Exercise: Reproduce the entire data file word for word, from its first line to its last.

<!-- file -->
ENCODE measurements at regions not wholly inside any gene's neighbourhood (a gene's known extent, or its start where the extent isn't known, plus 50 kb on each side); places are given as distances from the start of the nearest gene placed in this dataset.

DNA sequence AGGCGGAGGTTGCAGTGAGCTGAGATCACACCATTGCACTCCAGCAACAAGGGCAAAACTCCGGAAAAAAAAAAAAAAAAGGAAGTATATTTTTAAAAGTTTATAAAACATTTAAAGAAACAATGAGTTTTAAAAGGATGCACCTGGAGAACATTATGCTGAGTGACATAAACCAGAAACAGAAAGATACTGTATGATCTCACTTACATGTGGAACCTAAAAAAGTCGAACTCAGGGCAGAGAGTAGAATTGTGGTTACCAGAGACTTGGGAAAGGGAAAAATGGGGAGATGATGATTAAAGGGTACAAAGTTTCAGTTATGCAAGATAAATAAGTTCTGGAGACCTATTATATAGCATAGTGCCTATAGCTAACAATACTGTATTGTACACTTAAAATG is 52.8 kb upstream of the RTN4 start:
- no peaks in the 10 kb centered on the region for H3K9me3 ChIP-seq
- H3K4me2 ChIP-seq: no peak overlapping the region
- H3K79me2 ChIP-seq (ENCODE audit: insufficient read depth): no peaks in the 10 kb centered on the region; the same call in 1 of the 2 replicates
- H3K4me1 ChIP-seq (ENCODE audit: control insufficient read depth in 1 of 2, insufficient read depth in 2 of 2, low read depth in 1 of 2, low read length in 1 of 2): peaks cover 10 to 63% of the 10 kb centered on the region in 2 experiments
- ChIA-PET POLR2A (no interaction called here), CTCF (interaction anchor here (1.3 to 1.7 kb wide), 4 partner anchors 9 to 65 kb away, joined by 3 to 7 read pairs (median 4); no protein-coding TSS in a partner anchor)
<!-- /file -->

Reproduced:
ENCODE measurements at regions not wholly inside any gene's neighbourhood (a gene's known extent, or its start where the extent isn't known, plus 50 kb on each side); places are given as distances from the start of the nearest gene placed in this dataset.

DNA sequence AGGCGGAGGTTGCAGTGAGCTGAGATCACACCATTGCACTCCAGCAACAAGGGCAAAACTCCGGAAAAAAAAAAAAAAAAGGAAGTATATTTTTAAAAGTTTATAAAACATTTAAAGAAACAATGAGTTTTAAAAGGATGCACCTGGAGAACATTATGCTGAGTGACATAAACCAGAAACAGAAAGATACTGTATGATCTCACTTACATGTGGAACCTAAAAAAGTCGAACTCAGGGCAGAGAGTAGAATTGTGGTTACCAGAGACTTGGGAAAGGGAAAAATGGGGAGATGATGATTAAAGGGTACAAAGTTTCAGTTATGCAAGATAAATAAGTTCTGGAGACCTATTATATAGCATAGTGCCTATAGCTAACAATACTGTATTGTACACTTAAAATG is 52.8 kb upstream of the RTN4 start:
- no peaks in the 10 kb centered on the region for H3K9me3 ChIP-seq
- H3K4me2 ChIP-seq: no peak overlapping the region
- H3K79me2 ChIP-seq (ENCODE audit: insufficient read depth): no peaks in the 10 kb centered on the region; the same call in 1 of the 2 replicates
- H3K4me1 ChIP-seq (ENCODE audit: control insufficient read depth in 1 of 2, insufficient read depth in 2 of 2, low read depth in 1 of 2, low read length in 1 of 2): peaks cover 10 to 63% of the 10 kb centered on the region in 2 experiments
- ChIA-PET POLR2A (no interaction called here), CTCF (interaction anchor here (1.3 to 1.7 kb wide), 4 partner anchors 9 to 65 kb away, joined by 3 to 7 read pairs (median 4); no protein-coding TSS in a partner anchor)